Commissions are payable on commercial military sales, (U.S. company to Greek Government), financed by FMF credits. Such commissions are subject to approval by the Greek Government. Commissions should always be shown on invoices for tenders involving spare parts and smaller orders for equipment/supplies. In these cases, the Bank of Greece will pay the foreign supplier for the parts in foreign exchange, but will pay the agent's commission in Euros.
One of the principal differences between European and American firms is that European companies often "bury" the commission. On the other hand, Americans usually feel compelled to show it as an expense, both for legal and internal accounting reasons. This can disadvantage the U.S. bidder vis-a-vis European competitors during the evaluation process since a U.S. bid which incorporates the commission may appear higher.
Despite recent OECD agreements on anti-bribery, analysts note that foreign competition in Greece often does not appear to observe restrictions similar to the U.S. Foreign Corrupt Practices Act. U.S. firms can, in part at least, neutralize this disadvantage by staging aggressive public affairs campaigns aimed at highlighting the potential benefits to Greece of their proposed offset packages and new technology offered. The benefit of an aggressive public affairs campaign is that it can reach the front line decision-makers as well as individuals at the political level.
In July 2010 the Greek parliament approved the creation of an investigative committee to probe two defense procurement contracts signed by the previous socialist government after a fiery debate that polarised members of ruling New Democracy and the main opposition Pasok. The vote came after two public prosecutors transmitted dossiers to parliament that suggested a possible dereliction of duty by PASOK defence ministers Akis Tsochadzopoulos and Yannos Papantoniou in the handling of the procurement of Russian TOR-M1 short-range anti-aircraft missiles and an order for six American TPQ-37 radars. Public opinion has long held that arms procurements entail huge kickbacks for government and military officials, but no evidence of such emerged during the investigation. In the case of the TOR-M1 missiles, the system was not compatible with the Greek air defence network, the deal was made by direct assignment and not a tender, and tens of millions of dollars in offsets never materialised. With the American radars, the PASOK administration agreed to unfavourable financial terms, paying nearly full price before delivery, and failing to collect penalties after two failed tests of the systems.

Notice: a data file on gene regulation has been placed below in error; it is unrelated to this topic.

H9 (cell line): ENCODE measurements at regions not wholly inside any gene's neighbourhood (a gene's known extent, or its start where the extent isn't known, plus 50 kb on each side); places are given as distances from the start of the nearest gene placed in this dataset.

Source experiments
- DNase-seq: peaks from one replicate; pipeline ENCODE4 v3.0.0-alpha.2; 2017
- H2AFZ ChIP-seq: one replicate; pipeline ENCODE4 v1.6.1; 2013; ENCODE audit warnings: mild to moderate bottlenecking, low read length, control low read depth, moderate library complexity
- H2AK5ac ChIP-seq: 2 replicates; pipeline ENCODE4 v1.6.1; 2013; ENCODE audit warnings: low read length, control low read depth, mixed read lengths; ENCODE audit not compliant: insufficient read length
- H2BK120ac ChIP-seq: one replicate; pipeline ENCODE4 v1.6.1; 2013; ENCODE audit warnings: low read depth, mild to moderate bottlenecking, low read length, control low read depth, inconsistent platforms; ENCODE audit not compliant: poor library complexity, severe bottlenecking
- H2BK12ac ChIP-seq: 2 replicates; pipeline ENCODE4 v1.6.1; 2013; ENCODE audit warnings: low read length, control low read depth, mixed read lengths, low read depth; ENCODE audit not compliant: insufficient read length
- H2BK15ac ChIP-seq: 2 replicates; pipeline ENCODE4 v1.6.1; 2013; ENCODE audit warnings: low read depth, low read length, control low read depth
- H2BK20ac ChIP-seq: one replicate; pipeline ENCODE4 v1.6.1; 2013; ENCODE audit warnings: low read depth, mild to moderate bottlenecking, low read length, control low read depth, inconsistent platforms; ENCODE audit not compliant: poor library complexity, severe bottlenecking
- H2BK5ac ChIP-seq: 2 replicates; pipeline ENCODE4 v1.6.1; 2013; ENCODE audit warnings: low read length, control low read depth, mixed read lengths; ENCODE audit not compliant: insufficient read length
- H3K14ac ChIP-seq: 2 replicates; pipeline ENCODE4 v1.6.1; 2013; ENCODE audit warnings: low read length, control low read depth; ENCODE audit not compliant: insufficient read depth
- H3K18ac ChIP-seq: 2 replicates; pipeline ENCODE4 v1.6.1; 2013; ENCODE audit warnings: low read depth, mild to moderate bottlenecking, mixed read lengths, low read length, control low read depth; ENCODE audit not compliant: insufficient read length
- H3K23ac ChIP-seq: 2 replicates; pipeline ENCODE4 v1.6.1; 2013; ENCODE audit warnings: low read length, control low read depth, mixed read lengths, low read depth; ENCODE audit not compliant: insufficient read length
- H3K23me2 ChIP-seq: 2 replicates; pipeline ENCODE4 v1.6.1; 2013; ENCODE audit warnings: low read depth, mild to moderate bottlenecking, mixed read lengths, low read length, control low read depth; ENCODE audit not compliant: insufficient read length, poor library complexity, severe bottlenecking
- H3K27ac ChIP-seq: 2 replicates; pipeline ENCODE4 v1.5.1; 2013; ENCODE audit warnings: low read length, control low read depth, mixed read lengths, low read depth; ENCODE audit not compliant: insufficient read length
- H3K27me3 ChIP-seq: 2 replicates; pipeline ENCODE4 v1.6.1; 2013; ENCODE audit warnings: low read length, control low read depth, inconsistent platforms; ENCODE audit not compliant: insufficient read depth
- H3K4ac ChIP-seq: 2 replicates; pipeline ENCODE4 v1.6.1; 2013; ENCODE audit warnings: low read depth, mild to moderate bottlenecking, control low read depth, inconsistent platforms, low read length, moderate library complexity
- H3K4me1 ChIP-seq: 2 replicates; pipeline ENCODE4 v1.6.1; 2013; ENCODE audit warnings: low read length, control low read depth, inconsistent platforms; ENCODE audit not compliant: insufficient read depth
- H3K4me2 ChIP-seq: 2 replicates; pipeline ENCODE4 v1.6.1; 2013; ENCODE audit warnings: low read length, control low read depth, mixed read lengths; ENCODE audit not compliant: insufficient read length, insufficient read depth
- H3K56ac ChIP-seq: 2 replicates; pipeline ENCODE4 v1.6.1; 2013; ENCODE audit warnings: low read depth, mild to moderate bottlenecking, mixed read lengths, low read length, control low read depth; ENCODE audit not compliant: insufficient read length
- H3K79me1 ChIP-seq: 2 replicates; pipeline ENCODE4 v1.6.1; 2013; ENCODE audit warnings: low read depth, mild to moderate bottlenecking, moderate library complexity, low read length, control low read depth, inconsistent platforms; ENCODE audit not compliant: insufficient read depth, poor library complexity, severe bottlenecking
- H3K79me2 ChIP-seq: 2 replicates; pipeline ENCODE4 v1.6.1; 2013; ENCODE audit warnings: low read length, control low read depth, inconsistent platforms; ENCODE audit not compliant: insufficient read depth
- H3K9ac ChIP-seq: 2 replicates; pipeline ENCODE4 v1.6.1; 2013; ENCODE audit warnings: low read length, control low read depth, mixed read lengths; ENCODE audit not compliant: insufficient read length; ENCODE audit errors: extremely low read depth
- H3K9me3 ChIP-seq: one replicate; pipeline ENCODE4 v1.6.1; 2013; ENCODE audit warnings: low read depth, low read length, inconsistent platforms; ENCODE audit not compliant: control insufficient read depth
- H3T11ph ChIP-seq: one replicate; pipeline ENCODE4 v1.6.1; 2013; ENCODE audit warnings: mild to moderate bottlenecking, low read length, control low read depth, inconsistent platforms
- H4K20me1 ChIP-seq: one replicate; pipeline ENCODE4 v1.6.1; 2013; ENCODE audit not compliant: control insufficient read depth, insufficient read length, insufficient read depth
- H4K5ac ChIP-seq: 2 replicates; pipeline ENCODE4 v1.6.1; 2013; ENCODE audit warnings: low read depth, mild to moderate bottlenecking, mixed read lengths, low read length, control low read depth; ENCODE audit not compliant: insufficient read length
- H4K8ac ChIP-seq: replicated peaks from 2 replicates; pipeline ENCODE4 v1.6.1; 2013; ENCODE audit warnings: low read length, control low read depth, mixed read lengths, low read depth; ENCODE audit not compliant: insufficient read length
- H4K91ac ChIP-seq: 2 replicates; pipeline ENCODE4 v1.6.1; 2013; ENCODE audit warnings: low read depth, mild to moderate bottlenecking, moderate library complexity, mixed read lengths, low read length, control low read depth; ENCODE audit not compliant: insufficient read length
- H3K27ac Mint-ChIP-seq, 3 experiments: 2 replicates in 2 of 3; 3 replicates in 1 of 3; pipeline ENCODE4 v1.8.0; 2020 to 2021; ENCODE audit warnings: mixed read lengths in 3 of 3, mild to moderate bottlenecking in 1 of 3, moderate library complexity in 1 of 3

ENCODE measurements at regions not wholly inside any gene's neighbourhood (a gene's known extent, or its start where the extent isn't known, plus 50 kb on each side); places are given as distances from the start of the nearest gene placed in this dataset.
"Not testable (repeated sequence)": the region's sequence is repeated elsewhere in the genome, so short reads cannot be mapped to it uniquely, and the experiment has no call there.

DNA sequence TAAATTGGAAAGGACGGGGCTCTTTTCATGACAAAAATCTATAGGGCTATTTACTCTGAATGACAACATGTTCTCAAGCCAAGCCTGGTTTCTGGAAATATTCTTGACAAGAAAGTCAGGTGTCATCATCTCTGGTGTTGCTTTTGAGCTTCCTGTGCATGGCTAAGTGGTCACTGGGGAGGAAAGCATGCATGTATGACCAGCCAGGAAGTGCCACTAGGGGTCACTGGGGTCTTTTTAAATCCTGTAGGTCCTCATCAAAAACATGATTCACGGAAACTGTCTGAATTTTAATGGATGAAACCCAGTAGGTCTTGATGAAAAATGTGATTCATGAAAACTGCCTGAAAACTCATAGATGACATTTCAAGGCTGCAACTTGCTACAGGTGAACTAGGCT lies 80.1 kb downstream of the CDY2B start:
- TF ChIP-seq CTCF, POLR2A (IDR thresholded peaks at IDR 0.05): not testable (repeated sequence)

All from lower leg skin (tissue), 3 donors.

The influential Institute for Security and Defense Analysis [ISDA] said "Armaments procurement programs have a central position as "case studies" of the Greek state's excessive corruption and mismanagement in the repeatedly published accounts, reports and statements during the period of the last months. The volume of data, facts, allegations, speculations and even good-guessing created a context so that one could easily describe the contemporary Greek state's armament procurement as the "Kingdom of Kickbacks". As a result, armaments procurements have now been demonized as the unique source of evil and are being widely used as a scapegoat for the Greek state's notorious inefficiency and mismanagement of the last forty years. But the real facts are different. The EUR 30 billion (a rough estimate) that has been spent on armaments procurements during the last fifteen years represent only a fraction (about 10%) of Greece's national debt."